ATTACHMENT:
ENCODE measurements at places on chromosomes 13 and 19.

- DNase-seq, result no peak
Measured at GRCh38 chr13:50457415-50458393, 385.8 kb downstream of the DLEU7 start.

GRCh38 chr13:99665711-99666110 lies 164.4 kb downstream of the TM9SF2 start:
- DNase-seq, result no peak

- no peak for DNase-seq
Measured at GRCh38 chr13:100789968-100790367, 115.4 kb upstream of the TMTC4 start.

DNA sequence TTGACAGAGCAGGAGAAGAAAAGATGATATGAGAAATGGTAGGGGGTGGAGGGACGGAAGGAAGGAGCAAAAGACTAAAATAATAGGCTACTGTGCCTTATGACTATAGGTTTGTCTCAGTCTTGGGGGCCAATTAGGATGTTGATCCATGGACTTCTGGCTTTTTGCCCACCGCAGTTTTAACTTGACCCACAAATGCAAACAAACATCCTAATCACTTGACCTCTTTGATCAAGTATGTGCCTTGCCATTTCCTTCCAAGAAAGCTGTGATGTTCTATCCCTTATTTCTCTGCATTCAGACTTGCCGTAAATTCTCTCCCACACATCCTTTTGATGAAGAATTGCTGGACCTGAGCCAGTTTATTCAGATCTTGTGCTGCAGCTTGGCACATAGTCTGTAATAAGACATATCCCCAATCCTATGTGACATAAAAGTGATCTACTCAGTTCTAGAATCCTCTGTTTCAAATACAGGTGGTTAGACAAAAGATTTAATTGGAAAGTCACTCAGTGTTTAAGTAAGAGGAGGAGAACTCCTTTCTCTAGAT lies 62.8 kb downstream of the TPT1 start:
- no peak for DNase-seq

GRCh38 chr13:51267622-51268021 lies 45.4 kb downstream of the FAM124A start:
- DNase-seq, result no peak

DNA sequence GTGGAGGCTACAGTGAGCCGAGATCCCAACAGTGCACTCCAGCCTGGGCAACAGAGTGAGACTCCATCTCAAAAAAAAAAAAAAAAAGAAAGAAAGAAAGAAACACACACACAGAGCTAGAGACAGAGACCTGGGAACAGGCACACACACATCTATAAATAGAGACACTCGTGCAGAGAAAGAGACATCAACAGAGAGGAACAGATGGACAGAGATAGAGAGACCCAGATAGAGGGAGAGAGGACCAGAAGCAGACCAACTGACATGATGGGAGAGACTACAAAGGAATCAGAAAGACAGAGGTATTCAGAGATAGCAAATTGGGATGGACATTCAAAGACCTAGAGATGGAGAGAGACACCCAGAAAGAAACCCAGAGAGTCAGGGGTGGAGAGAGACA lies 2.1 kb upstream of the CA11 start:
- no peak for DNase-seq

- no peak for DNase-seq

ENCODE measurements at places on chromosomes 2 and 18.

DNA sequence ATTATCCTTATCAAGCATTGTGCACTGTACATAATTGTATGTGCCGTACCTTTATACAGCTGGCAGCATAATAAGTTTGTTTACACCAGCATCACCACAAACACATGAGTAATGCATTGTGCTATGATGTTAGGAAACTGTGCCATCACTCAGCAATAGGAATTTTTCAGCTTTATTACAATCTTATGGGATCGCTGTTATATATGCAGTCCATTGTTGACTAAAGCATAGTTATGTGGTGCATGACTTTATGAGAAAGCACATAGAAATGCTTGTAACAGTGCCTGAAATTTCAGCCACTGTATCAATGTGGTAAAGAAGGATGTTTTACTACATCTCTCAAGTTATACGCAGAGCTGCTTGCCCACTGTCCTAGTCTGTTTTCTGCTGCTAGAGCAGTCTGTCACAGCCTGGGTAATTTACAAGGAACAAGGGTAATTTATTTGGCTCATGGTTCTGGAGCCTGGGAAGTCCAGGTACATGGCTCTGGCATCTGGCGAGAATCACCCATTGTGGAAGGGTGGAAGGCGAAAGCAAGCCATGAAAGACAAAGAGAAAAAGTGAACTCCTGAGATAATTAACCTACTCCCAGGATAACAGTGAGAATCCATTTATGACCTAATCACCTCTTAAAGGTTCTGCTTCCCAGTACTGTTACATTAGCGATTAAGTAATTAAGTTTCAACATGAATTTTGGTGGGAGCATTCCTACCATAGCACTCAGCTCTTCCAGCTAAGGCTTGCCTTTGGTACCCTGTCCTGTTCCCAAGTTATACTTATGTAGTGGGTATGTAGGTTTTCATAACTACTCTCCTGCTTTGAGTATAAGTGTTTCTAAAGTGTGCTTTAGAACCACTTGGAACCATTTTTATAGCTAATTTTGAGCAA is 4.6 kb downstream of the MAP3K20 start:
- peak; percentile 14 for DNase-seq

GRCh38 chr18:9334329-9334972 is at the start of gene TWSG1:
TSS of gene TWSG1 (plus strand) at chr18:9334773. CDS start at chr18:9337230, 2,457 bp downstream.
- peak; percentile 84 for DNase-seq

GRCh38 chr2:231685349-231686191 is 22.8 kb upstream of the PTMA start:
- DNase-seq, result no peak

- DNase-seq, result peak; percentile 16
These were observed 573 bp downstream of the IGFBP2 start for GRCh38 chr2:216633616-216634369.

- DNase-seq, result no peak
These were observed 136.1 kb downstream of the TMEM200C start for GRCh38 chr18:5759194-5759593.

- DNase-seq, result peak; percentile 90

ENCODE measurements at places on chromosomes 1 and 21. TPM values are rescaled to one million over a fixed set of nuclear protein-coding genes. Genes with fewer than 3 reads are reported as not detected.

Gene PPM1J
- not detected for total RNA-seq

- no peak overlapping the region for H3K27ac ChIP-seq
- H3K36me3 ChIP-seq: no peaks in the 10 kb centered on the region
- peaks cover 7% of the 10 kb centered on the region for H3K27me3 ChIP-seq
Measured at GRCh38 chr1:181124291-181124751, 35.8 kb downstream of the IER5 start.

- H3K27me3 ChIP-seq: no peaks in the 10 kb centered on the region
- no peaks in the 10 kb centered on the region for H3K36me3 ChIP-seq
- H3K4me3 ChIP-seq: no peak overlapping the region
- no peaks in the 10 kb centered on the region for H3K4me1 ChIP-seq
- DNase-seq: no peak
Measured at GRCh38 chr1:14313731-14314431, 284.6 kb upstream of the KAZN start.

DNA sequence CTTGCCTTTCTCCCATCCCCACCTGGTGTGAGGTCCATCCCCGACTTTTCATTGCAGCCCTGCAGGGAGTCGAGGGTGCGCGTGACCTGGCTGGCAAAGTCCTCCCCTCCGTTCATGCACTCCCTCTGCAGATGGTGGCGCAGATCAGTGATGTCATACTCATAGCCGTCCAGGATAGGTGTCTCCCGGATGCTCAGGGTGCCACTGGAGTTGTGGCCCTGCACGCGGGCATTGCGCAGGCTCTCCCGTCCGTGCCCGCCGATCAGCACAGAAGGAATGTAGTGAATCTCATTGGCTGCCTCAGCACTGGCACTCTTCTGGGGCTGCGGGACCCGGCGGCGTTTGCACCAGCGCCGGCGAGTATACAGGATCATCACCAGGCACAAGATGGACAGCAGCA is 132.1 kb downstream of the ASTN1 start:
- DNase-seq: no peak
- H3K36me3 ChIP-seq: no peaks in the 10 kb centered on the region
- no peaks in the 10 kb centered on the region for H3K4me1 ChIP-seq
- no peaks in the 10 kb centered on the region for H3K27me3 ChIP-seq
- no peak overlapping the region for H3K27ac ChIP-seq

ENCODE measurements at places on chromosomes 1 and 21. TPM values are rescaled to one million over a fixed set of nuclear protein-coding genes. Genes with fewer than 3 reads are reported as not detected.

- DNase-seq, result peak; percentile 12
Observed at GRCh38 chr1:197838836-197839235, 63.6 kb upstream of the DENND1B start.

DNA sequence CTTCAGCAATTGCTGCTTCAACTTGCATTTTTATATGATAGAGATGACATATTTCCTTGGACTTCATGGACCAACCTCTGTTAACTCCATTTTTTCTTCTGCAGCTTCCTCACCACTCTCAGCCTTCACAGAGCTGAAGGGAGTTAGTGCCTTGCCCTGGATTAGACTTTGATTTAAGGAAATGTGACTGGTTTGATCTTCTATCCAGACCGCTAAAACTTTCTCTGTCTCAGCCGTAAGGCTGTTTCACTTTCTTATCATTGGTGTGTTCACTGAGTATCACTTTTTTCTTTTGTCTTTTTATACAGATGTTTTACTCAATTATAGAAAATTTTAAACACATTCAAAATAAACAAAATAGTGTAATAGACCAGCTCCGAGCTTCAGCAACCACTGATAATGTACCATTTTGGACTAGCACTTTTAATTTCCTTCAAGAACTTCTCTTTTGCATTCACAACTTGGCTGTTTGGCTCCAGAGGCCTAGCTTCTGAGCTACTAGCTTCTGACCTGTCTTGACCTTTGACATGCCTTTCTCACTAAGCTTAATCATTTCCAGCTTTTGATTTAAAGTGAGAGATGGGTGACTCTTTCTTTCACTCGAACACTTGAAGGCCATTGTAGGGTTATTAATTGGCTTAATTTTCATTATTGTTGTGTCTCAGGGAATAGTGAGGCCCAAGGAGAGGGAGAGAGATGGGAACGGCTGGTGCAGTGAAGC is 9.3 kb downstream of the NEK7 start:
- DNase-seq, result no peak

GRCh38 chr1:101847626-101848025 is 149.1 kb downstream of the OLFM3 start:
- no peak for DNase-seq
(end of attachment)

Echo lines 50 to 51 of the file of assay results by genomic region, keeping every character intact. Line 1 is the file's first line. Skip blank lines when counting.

DNA sequence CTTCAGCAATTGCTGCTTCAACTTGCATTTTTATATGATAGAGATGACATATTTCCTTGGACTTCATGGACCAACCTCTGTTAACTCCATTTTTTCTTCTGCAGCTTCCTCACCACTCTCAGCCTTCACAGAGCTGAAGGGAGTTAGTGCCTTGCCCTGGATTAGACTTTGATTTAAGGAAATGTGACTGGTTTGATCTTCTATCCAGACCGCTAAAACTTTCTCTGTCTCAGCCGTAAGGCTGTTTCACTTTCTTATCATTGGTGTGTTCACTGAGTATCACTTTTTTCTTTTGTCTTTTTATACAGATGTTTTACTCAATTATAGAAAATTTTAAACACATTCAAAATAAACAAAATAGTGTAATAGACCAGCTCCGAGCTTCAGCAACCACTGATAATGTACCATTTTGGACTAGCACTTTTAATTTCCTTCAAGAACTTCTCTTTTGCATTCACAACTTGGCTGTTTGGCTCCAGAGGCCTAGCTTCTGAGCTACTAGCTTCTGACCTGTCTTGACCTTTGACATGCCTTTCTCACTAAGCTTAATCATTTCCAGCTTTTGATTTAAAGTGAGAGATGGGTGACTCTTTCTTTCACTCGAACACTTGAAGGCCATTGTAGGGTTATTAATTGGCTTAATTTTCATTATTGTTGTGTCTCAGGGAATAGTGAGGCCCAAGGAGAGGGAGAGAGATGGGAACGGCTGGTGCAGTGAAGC is 9.3 kb downstream of the NEK7 start:
- DNase-seq, result no peak